posted in Personal Injury on March 09, 2020
Sending your teen out on the road for the first time can be challenging. Long before your teen takes to the road alone, however, you have the opportunity to spend many hours with them in the car and on the road. Thanks to your efforts, you can teach them how to handle a vehicle safely and improve their confidence. While teens are three times more likely to get into an accident than drivers in their twenties–and may cause more damage to the vehicles involved and to themselves out of inexperience–a teenager who receives a great driving education may be more prepared for everything that can happen on the road. These tips can help develop confident, successful teenage drivers who are able to safely navigate on the road and handle many of the challenges thrown their way. Taking these steps now can prevent you from needing a law firm like Gina Corena & Associates to help you after an accident.
Depending on when your teen gets his/her learner’s permit and how long he/she holds it before going after his/her license, you may have a limited number of weather conditions in which he/she gets to drive. Carefully document those weather conditions so that you have a solid understanding of when your teen has driven and under what conditions. You may want to consider if he/she has:
If your teen doesn’t have the opportunity to navigate all of those conditions before testing for an official driver’s license, take your teen out in those conditions a few times when they do occur. Learning how to drive in those conditions safely now can prove invaluable later on, when your teen is out on the road alone.
Learning how to drive takes time. For some teens, it’s an intuitive skill: they jump behind the wheel for the first time and quickly adapt their existing skills to handle the challenges on the road.
Others take a little longer to get the hang of it.
Give your teen plenty of time to practice on the road. Starting out in an empty parking lot will allow your teen more room to maneuver–and potentially make a few mistakes–while still learning how to safely operate a motor vehicle. Gradually increase the difficulty of roads your teen drives on until you feel confident that your teen can handle major highways and peak traffic times.
You do not want to have to teach your teenager how to drive alone—not just because teaching a teen how to drive can prove stressful, but because different teachers may approach the driving process from different angles. One experienced driver might have different tips or strategies that serve your teen well on the road, while another provides clear advice that helps him learn how to drive the car for the first time. Ask your spouse to take on at least part of the responsibility of teaching your teen to drive, or recruit a trusted friend or other loved one to help make those lessons reality. Your teen will have a better foundation for learning how to drive when you share that teaching responsibility.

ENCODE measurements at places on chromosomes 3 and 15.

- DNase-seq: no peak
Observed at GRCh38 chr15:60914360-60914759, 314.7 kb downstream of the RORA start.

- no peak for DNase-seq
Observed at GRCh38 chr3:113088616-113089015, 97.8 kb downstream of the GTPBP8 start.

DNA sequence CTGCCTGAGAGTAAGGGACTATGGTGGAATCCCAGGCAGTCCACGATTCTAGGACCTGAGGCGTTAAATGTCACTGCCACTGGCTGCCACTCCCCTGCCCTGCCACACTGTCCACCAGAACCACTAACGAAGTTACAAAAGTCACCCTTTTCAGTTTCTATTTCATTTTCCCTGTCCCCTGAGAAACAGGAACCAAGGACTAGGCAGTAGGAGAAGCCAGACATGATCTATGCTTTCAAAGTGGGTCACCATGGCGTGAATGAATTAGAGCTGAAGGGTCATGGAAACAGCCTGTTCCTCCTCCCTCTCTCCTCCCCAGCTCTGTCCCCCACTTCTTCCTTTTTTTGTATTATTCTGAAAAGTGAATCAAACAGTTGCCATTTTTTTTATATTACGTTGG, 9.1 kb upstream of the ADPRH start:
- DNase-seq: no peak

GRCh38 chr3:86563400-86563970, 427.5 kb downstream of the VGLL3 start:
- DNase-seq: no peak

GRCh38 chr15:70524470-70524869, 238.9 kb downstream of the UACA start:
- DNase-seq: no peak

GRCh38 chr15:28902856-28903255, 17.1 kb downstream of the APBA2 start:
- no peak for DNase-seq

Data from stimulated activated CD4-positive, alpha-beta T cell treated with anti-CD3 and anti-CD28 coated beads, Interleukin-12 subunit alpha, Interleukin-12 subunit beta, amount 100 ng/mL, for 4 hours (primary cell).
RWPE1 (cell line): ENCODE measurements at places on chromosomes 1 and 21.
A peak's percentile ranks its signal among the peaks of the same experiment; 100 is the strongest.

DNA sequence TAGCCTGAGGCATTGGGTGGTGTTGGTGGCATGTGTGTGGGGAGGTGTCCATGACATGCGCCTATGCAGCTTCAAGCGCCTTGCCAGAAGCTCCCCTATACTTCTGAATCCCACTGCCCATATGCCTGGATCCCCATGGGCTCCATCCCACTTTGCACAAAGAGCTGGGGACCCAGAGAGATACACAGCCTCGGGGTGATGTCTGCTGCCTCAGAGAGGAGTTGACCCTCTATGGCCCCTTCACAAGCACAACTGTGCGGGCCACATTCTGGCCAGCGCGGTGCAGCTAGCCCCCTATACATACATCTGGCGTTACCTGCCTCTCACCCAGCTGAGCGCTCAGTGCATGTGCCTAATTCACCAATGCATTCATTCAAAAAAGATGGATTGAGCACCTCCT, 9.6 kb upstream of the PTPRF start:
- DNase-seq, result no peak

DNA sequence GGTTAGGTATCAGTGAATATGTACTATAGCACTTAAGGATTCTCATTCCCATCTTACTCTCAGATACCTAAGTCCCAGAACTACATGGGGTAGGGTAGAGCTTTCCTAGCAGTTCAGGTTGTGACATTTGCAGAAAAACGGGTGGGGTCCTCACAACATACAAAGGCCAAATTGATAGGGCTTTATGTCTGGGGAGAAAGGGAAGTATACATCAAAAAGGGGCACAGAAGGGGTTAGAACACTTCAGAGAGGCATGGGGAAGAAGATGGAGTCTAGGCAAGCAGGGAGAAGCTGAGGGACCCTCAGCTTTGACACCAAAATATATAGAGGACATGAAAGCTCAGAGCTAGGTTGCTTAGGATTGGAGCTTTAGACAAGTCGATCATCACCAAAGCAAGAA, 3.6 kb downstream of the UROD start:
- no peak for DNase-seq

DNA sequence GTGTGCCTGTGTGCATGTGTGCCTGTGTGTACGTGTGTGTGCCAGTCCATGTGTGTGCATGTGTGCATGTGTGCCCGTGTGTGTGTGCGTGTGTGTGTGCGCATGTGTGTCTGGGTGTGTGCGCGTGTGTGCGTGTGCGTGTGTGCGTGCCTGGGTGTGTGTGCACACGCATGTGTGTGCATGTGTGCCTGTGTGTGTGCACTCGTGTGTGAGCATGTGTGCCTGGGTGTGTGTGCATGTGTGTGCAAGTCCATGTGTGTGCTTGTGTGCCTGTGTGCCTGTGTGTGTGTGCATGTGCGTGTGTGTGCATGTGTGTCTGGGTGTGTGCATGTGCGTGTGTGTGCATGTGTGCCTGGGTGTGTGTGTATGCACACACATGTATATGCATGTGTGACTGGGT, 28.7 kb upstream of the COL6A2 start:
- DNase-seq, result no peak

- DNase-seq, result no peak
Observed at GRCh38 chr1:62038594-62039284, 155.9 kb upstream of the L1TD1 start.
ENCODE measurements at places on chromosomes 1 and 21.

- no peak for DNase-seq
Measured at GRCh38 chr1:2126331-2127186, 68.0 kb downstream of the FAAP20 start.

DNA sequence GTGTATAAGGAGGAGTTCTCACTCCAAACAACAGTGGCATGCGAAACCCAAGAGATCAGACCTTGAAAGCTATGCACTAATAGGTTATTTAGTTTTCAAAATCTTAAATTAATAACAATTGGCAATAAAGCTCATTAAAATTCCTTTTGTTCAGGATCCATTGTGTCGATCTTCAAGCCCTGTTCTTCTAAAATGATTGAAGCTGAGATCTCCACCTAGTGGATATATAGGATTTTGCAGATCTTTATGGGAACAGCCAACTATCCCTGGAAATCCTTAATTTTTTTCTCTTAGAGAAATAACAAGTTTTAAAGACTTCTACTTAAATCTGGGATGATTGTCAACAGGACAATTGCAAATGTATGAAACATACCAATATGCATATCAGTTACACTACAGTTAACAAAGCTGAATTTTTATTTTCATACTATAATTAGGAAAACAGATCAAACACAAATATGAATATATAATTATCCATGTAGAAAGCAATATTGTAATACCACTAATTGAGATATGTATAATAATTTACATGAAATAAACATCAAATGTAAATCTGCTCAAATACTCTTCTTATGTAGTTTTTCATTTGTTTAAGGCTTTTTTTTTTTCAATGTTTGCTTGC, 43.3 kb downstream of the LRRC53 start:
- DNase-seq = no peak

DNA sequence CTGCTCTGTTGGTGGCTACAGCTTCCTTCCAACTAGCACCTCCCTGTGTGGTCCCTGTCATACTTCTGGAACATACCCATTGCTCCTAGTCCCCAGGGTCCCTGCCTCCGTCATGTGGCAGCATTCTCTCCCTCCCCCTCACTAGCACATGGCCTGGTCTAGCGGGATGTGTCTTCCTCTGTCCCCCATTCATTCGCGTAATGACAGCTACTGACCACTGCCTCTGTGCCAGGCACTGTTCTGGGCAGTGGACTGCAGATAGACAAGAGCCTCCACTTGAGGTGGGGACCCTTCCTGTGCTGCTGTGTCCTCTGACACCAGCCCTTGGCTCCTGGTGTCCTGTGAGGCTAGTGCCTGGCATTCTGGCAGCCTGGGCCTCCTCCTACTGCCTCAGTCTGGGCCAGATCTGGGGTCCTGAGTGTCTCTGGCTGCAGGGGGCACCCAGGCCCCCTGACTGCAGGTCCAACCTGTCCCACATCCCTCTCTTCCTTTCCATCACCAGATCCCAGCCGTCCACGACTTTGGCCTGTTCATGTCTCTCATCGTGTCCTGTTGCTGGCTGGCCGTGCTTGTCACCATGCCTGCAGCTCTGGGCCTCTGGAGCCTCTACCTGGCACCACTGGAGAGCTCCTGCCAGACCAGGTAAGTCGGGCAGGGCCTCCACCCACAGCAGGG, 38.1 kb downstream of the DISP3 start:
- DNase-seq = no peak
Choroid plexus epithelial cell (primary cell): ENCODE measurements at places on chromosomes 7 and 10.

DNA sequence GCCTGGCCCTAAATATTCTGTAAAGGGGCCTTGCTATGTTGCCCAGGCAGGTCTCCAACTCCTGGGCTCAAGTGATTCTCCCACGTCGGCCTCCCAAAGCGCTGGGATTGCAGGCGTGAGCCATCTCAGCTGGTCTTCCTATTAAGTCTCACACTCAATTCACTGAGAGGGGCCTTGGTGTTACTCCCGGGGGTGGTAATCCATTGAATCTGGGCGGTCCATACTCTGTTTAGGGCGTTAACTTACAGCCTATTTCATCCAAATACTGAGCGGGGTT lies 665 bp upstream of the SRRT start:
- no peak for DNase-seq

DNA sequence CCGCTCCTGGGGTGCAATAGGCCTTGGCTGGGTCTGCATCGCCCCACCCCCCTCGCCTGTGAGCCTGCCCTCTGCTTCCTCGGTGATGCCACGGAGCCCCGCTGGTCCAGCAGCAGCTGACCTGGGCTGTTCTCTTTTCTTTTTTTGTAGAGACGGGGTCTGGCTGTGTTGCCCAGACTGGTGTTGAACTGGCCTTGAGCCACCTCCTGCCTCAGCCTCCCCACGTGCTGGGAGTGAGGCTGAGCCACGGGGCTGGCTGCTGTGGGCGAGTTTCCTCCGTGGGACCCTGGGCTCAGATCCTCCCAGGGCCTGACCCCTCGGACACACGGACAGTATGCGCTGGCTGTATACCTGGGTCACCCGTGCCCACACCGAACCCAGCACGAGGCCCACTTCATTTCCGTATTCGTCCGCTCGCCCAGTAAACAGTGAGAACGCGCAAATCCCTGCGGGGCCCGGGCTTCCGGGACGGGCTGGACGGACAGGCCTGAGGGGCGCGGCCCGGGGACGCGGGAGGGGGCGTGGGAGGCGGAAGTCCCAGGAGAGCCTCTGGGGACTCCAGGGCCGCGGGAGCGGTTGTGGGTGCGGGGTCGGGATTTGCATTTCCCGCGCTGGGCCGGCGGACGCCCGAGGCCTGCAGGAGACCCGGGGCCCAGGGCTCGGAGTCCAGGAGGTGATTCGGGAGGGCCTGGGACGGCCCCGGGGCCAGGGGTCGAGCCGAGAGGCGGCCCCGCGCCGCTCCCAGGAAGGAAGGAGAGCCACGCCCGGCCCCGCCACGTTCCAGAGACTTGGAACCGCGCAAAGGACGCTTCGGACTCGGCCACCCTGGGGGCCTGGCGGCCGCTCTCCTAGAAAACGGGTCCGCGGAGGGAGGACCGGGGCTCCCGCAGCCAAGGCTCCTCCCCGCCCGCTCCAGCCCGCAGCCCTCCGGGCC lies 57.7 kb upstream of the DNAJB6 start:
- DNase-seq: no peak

When your teen has his/her permit in hand for the first time, he/she may suddenly start paying more attention than ever to your driving habits and behaviors. Hopefully, you started modeling safe driving a long time ago. If you did not, however, now is the perfect time to start. Show your teen how to make safe decisions on the road, from maintaining a reasonable speed limit to ignoring your cell phone and other devices while on the road. Explain some of the choices you make: why you come to a full stop when going through a stop sign even when you see no other cars around, for example. Your teen has likely absorbed many of your driving behaviors and practices already, but will likely acquire more now that she has her permit.
As your teen drives, ask questions like, “What would you do if the car in front of you slammed on its brakes suddenly?” “What would you do if that car over there suddenly pulled out in front of you?” “How would you respond if that car suddenly swerved into your lane?” Defensive driving means thinking critically and knowing how to respond. Teach your teen to prepare for potentially dangerous scenarios on the road. Always keep in mind that it’s impossible to predict other drivers perfectly, and have a plan in place for how to respond.
Professional drivers education courses can often offer help for teens who struggle to learn how to drive. While any teen driver can benefit from a drivers education course, teens who are struggling to learn how to drive from their parents may benefit even more. You may need a professional drivers ed teacher if:
Teaching your teen to drive can prove stressful, but you can remove some of that stress by going in prepared. With these tips, you can make it easier to help your teen learn to drive safely. If your teen does get into an accident, especially an accident that is another driver’s fault, you may need legal assistance to protect your teen and their rights. Contact Gina Corena & Associates at (702) 680-1111 to learn more about the help we can offer after a serious car accident.
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